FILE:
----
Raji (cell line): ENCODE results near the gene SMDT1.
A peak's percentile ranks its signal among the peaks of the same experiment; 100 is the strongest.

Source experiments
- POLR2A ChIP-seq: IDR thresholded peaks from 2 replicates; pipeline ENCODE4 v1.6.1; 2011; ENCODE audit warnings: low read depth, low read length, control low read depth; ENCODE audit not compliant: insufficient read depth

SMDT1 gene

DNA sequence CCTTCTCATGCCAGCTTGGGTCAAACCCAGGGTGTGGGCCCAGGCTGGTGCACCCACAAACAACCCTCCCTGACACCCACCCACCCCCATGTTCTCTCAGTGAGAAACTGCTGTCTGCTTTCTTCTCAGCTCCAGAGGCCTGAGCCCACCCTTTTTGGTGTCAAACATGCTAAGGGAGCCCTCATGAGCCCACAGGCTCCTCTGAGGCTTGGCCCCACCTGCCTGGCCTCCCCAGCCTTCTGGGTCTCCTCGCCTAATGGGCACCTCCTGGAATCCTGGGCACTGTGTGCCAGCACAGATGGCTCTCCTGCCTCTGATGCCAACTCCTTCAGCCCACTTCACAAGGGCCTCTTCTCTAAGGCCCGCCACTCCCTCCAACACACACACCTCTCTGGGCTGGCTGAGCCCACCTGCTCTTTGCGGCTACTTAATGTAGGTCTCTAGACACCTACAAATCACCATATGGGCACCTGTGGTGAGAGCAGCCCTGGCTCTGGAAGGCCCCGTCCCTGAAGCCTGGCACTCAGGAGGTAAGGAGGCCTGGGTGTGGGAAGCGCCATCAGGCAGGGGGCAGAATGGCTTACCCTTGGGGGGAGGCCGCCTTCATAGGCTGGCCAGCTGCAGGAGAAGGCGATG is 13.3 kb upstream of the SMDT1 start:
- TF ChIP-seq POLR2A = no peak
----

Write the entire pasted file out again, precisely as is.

Raji (cell line): ENCODE results near the gene SMDT1.
A peak's percentile ranks its signal among the peaks of the same experiment; 100 is the strongest.

Source experiments
- POLR2A ChIP-seq: IDR thresholded peaks from 2 replicates; pipeline ENCODE4 v1.6.1; 2011; ENCODE audit warnings: low read depth, low read length, control low read depth; ENCODE audit not compliant: insufficient read depth

SMDT1 gene

DNA sequence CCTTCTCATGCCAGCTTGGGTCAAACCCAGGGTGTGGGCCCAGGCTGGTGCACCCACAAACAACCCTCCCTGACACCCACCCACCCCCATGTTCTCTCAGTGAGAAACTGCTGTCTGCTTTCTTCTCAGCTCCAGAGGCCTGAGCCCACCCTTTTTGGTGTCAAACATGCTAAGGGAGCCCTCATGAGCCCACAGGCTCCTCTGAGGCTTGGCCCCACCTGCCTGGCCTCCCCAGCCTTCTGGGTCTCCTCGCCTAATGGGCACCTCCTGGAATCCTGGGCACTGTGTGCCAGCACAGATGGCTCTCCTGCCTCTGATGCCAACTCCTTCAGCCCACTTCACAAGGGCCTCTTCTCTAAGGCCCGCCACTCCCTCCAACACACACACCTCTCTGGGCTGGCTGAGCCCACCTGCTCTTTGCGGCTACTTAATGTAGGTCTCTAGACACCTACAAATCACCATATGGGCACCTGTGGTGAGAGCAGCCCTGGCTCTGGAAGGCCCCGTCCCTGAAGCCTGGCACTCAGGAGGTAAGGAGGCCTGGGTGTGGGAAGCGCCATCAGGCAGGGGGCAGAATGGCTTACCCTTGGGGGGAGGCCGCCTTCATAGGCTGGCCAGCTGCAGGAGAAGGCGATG is 13.3 kb upstream of the SMDT1 start:
- TF ChIP-seq POLR2A = no peak